Friday, March 02, 2012

BPL T-20 Series at Dhaka and India's River Diversion

Moghbazar intersection

Hatir-jheel project limping


Sonargaon hotel road


Airport road

Sher-e-Bangla Stadium, Mirpur

Dhaka Gladiators wins first Bangladesh Premier League (BPL) T-20 series at the Sher-e-Bangla Stadium, Dhaka. Pakistan's Imran Nazir knock of 75 in 43 balls (6 sixes and 6 boundaries) and Afridi helped win the match against Barisal Burners on 29 Feb 2012.

Sunset over SB Stadium, Mirpur

River view at Aricha

India’s Supreme Court orders River Diversion Project to proceed- its impact and saline death for Bangladesh

(pic: The daily Star)

On 27 Feb 2012, the Indian Supreme Court ordered the government of India to implement an ambitious project to link the major rivers of the region in a “time-bound manner”. The court also appointed a high-powered committee to plan and put into action the Rs 5,00,000 crore scheme. The three-judge bench said the project had been long delayed, resulting in an increase in its cost.

The project was announced by then-Prime Minister Atal Bihari Vajpayee in 2002 who said the scheme will "free India from the curse of floods and droughts". He also set up a task force to get the project going. The river-linking project was first devised in India in 1980 and has been under discussion ever since.

The project aims to link 30 major rivers and will involve diverting the Ganges and the Brahmaputra - two of India's biggest rivers. It requires the construction of large dams within India, Nepal and Bhutan, requiring international agreements with these countries.

The project was opposed by India's neighbours and environmentalists all over.

The taskforce had identified 14 links, including Kosi-Ghagra, Kosi-Mech, Ghagra-Jamuna, Gandak-Ganges, Jamuna-Rajasthan, Rajasthan-Sabarmati, Sarda-Jamuna, Farakka-Sundarbans, Brahmaputra-Ganges, Subernarekha-Mahanadi, and Ganges-Damodar-Subernarekha.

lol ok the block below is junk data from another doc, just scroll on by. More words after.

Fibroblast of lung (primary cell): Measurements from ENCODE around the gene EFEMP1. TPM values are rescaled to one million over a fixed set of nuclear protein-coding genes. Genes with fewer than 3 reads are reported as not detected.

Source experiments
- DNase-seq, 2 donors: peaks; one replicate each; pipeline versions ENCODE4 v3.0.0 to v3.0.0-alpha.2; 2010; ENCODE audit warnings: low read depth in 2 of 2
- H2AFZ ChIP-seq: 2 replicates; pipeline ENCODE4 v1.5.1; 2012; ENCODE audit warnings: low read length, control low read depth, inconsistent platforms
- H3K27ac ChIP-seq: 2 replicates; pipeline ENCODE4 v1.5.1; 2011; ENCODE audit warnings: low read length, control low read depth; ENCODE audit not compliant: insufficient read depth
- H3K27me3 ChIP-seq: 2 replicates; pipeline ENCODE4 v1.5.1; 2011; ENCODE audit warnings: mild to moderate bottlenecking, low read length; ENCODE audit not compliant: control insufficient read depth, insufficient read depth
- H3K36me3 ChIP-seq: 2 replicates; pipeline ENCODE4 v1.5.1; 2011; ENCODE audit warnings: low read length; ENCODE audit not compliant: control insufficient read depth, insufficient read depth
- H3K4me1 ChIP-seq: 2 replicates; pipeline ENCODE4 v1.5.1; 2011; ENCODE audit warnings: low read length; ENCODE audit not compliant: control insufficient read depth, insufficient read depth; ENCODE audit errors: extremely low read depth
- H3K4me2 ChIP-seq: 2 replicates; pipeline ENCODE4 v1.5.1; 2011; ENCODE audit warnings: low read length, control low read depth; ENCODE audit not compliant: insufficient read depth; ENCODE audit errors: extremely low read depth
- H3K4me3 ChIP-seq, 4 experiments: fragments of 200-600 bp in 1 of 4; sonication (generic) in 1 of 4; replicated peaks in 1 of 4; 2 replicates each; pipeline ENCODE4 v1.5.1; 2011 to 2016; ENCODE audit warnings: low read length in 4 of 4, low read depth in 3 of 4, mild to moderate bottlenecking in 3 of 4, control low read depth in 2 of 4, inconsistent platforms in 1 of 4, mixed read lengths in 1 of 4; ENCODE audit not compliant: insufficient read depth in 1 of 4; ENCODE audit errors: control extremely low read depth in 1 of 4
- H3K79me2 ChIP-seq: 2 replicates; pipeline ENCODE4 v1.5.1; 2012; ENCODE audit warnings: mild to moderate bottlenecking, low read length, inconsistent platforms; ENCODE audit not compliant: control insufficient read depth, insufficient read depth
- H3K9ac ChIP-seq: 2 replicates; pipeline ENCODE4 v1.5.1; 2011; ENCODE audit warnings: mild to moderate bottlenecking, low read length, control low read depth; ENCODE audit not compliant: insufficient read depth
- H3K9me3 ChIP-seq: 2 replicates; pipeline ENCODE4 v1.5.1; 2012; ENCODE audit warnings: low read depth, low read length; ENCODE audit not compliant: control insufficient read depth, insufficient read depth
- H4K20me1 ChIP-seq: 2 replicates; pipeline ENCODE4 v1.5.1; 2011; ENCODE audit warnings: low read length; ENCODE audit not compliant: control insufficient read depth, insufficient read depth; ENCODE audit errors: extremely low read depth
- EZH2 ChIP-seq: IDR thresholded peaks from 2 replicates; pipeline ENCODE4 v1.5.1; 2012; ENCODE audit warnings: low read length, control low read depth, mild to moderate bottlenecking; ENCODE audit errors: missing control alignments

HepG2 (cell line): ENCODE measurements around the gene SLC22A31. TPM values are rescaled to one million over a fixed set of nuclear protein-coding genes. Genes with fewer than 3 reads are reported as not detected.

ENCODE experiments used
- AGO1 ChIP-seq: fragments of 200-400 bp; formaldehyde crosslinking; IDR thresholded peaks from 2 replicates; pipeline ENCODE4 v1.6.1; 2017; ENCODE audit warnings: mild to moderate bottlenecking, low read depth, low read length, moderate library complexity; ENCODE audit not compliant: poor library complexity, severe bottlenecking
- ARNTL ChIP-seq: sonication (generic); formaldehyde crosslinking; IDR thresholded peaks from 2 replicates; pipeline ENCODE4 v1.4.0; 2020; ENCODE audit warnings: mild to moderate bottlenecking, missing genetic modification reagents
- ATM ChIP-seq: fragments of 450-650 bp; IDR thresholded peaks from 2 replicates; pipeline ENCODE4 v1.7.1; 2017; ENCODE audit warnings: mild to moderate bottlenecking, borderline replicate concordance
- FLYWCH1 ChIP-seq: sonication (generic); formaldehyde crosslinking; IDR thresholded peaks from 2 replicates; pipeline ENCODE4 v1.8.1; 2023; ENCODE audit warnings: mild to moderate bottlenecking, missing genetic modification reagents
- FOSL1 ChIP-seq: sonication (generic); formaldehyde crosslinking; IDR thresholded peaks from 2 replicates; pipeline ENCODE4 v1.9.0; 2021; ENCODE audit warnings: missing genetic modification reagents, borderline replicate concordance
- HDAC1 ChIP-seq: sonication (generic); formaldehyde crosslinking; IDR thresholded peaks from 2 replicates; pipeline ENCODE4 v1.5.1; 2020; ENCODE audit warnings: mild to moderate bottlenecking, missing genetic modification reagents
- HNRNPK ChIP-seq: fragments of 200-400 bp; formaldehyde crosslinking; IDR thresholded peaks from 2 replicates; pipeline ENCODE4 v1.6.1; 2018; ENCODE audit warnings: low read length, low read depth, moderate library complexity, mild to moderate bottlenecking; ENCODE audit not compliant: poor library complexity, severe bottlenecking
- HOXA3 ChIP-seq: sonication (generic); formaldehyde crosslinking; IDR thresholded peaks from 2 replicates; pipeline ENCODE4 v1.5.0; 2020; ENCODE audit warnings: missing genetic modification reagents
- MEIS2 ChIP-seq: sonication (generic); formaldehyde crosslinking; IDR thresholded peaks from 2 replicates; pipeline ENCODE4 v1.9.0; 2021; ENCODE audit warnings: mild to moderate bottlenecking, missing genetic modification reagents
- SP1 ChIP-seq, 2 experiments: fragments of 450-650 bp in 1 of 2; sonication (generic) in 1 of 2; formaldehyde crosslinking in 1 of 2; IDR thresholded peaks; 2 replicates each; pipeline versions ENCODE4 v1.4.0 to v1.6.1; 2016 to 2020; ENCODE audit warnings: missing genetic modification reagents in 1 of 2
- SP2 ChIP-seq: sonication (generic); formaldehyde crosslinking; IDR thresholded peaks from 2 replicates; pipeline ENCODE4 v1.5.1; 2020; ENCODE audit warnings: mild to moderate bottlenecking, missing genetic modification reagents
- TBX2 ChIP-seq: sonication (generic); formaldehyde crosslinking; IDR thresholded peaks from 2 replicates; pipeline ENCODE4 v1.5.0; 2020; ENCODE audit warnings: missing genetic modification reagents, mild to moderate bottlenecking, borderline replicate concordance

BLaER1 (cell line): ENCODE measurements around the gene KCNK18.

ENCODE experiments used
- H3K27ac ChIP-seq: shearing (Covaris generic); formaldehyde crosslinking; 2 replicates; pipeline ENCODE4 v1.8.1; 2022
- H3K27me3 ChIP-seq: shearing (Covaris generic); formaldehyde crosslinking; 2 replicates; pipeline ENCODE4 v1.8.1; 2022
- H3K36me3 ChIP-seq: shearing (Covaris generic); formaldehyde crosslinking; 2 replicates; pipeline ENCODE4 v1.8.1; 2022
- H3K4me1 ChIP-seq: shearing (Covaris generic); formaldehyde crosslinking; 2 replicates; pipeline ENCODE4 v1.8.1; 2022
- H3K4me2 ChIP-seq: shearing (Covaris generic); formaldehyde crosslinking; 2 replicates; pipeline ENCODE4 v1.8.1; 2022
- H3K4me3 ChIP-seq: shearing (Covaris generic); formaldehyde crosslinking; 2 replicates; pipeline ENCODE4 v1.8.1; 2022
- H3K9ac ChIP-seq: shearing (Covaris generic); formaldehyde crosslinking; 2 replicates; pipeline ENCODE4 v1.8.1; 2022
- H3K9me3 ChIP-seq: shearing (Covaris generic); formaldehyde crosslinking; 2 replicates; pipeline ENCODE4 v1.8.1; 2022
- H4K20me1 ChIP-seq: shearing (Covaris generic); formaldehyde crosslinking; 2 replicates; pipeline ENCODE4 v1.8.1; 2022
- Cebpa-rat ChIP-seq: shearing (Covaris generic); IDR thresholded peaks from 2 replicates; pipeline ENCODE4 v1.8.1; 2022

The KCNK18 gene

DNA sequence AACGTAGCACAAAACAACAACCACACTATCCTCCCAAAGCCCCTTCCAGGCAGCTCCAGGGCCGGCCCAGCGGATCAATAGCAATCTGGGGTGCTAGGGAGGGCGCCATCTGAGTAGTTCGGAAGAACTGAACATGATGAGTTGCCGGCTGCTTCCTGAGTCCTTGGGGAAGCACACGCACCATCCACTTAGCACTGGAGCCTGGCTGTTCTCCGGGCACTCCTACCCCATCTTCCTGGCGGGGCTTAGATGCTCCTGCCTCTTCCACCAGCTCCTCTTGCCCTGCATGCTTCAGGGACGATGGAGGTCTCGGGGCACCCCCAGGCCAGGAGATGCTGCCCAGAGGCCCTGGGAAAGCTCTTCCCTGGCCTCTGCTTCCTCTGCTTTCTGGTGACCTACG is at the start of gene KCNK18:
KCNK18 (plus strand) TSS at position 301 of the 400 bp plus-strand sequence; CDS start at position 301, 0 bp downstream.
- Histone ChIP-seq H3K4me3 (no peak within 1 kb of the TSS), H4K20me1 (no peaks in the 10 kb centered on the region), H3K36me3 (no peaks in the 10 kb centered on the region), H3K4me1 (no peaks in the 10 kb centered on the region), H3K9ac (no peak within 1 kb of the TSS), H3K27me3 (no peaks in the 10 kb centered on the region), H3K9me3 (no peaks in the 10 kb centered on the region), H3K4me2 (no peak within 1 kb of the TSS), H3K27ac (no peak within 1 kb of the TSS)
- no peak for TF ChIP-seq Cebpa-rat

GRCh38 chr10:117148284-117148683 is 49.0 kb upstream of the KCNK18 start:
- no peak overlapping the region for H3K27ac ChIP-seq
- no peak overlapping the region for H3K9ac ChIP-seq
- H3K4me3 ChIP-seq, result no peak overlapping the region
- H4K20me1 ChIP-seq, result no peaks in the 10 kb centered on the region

The plan - which could cost between $70 billion and $200 billion and take at least 14 years to implement, making it potentially the largest and most expensive water project in the world - would redraw the subcontinent's hydrological map with immense ecological and social consequences. It involves building hundreds of reservoirs and digging more than 1000 kilometres of canals. The project proposes linkages between the major rivers by the year 2016.

The river link project was initiated without any consent of Bangladesh. Bangladesh said diversion of water from these rivers would enormously harm its interests - while environmentalists said the project would cause an ecological disaster. "This could trigger a long-term disaster on the subcontinent and trigger bloodshed in the region," said Action Aid Bangladesh.

Bangladesh already hit from the consequences of the Farakka barrage, built across the Ganges 18 kilometres from the Bangladeshi border in 1974, had at times of the year reduced by more than half the water that once flowed into Bangladesh, turning large parts into desert. Less water in the inland rivers causes intrusion of seawater into the rivers causing a rise in the salinity in the coastal districts and beyond with damage to crops and unique health consequences for the Bangladeshi people.

Bangladesh with an area of about 56 thousand sq.miles lies almost entirely at or below sea level. Today, it stands at the forefront of debates about global climate change, water security and increasing salinity of water resources. A case study for scientists and environmentalists, the coastal nation is one of the first places to feel the effects of melting ice caps and rising sea levels. Seawater intrusion causes a rise in the salinity of coastal drinking water, causing unique health consequences for the Bangladeshi people.

Supporting 160 million people is a difficult task, and with a population density of almost 3,000 people per square mile, and 40% of its population living below the poverty line, Bangladesh routinely faces public health challenges typical of overpopulated and poor regions. However, more unique to Bangladesh are the challenges associated with advancing sea levels. Scientific studies show that fresh water resources are critically endangered by climate change. High tidal waves, storm surges and tidal flooding increases the salinity of fresh water in low-lying areas. In Bangladesh, salinity levels have already increased in domestic ponds, groundwater supplies and agricultural land, through the various estuaries and water inlets intertwined with major river. The effect is that the average Bangladeshi’s consumption of salt has reached to unhealthy levels. India's above project of linking major rivers and diversion of water from the common rivers of the Ganges and Brahmaputra will be the last nail in the coffin for Bangladesh.

Bangladesh has been opposing the plan since 2002 as the then prime minister Atal Bihari Vajpayee formed a taskforce to get the project going. The 'Bangladesh Paribesh Andolan', an environment organisation, handed over a memorandum in this regard to PM Sheikh Hasina in September 2011 when Indian Prime Minister Manmohan Singh visited Dhaka.

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